Moving Within: An Emerging Artist’s Thoughts on Agnes Martin
Contributed by Alyssa McClenaghan
I begin writing this in the days following the election. A heaviness fills the air. It’s palpable-the collective despair of everyone around me. This weight is something that Agnes Martin dealt with throughout her life. Battling schizophrenia, she found solace and comfort in making art, which is something I think many artists can relate to.
It was a rainy Saturday afternoon and the line wrapped around the Guggenheim, tourists and Manhattanites, artists, families, intellects, lovers all gathering to relish in the work of one of the most profound artists of the last century. I go alone. I remember years ago being at the Philadelphia Museum of art, a young artist wandering the halls; there to see the Van Gogh retrospective, and I stumbled into a room of very minimal white paintings. My personal aesthetic has always been one marked with excess, bold pattern, bright color, all of the things Agnes Martin is not and does not do. These minimal white paintings washed over me and grabbed my heart. Martin’s work does that which few artists work can do, whether famous or under recognized. It resonates on an emotionally physical level, something that words cannot describe. Work like this comes deep from within. How can one woman, one canvas, and a handful of muted colors and graphite, create such an overwhelming experience for viewers? As I observed her work again at the Guggenheim, I recalled that day in the Philadelphia Museum of Art, when I had sat in that room, surrounded by the comfort of those white paintings for what seemed like an eternity. I left that day years ago, neither looking nor remembering who had made them.
I came to the Agnes Martin show having never been to the Guggenheim. I eventually made my way inside, purchased my ticket, and began the slow winding trek up the circular interior of the museum. The very first room housed those same paintings, from that day many years ago. The same calm, heart swelling emotion washed over me, and I spent the next three hours making my slow ascent through the exhibition.
The Manhattanites, friends, lovers, artists, intellects, all scurried their way through the museum. Some brushing past the glory of the work before them, snapping a quick photo so we all know they were there, while a few others took their time to sit with, soak in, and ask questions about the show. I was on pace with another viewer. He was only a few steps behind me with each piece I viewed. He was an older gentleman, with glasses, a cane, and a beret. I assumed he was as an artist, but the intent and fervor that he gave to viewing each piece confirmed my suspicions. At first, I was a little annoyed to be one of the few people looking at the intensity of Agnes Martin’s work, and soaking it in in real life, to be buzzed past and cut in front of, so the others could snap a “selfie” in front of their favorite pieces. But as I was approaching a set of two large, grey, graphite and acrylic paintings, I peered over my shoulder and saw the man in the beret begin to tear up at the magnitude of the work before him. He nodded at me, I nodded back, and then soaked in the emotional grandeur of this piece. I felt the water begin to fill the wells of my eyes. Two of the works, (Untitled #3, 1983, Acrylic and Graphite on Canvas, 72×72 inches and Untitled #12, 1984, Acrylic and Graphite on Canvas, 72×72 inches) are dark and somber, expressive and messy, while maintaining a refinement, intention, and control that is incredibly difficult to master, especially within the limits she prescribes to herself. These works in particular felt like the height of a crescendo in a beautiful symphony.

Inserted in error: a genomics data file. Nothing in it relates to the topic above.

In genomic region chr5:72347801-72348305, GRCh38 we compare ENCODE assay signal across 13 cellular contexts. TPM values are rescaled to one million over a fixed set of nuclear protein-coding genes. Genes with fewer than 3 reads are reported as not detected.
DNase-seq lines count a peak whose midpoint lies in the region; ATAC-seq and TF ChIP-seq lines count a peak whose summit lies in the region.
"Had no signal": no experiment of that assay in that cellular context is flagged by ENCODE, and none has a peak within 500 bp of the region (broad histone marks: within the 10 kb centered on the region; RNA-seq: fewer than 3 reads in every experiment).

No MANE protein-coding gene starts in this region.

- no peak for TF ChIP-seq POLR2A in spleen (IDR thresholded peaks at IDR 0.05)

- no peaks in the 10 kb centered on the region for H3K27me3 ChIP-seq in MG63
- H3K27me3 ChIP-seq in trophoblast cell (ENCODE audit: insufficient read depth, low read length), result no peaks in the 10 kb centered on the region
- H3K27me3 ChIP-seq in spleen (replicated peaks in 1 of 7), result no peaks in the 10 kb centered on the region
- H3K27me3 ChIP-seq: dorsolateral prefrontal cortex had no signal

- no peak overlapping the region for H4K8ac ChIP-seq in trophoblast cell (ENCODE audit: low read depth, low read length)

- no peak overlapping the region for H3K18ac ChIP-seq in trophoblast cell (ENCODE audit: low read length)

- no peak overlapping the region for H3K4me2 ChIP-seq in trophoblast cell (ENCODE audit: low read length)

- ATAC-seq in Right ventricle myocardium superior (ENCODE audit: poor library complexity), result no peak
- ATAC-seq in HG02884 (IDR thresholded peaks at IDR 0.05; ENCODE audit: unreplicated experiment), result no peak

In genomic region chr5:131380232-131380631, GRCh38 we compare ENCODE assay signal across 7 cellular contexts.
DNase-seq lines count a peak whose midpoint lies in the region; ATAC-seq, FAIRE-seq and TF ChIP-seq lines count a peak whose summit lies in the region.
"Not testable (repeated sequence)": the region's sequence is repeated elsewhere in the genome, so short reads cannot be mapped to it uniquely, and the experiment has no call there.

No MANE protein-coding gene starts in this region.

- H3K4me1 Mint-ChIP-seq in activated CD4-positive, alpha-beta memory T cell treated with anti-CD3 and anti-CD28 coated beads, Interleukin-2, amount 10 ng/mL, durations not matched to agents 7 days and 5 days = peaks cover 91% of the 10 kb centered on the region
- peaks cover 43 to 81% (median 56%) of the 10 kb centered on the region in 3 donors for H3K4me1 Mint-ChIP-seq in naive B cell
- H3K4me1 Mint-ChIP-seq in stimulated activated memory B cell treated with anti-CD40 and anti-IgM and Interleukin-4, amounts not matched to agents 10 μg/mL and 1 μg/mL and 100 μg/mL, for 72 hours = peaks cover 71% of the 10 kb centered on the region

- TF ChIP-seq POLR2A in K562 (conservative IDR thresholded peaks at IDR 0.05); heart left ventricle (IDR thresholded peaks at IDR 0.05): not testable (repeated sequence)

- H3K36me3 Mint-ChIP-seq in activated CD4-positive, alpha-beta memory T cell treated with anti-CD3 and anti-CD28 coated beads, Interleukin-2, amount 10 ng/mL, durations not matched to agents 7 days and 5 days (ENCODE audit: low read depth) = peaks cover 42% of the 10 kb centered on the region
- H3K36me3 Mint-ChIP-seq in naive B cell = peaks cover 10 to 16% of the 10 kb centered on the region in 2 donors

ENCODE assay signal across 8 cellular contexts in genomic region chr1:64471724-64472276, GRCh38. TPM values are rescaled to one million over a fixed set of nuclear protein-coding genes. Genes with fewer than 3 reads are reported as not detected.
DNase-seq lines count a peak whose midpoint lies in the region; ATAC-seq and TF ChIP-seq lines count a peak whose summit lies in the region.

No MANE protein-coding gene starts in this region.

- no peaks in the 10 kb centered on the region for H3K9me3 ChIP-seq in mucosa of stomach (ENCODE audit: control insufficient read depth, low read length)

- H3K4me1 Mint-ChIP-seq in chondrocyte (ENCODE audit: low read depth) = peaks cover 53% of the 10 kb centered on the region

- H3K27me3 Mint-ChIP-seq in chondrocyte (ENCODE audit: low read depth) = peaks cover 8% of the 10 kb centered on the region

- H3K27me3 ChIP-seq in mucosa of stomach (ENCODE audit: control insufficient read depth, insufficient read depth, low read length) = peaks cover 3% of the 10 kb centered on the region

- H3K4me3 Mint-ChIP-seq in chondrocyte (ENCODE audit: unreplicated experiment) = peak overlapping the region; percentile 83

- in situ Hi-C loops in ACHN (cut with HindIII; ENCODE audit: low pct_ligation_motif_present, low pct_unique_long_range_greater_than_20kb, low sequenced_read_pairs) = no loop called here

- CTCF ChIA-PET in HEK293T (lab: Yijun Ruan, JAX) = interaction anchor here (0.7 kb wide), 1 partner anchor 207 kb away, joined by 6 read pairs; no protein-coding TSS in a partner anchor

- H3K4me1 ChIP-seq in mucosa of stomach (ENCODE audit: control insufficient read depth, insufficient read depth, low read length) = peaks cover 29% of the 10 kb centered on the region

In an era where artists seem to be fueled by what the artist next to them, or over there, or down the street at that gallery is doing, on who’s blog, and in what magazine or art fair, I think we can take a valuable lesson from Agnes Martin and begin to look within at what our hearts, minds, and bodies are telling us to express and stop searching for the next “idea.” All artists steal, great artists make work that comes from within (sometimes mixed with a bit of thievery).
“To be an artist, you look, you perceive, you recognize what is going through your mind. And it is not ideas. Everything you feel and everything you see and everything that your whole life goes through your mind, you know. But you have to recognize it and go with it and really feel it. I believe in living above the line. Above the line is happiness and love, you know. Below the line is all sadness and destruction and unhappiness. And I don’t go down below the line for anything” (Agnes Martin, Courtesy of the Guggenheim)
Alyssa McClenaghan is an artist currently splitting her time between Brooklyn and Upstate New York. She maintains a studio practice out of Troy, NY.
The Agnes Martin exhibition is on view at the Solomon R. Guggenheim Museum from October 7-January 11, 2017.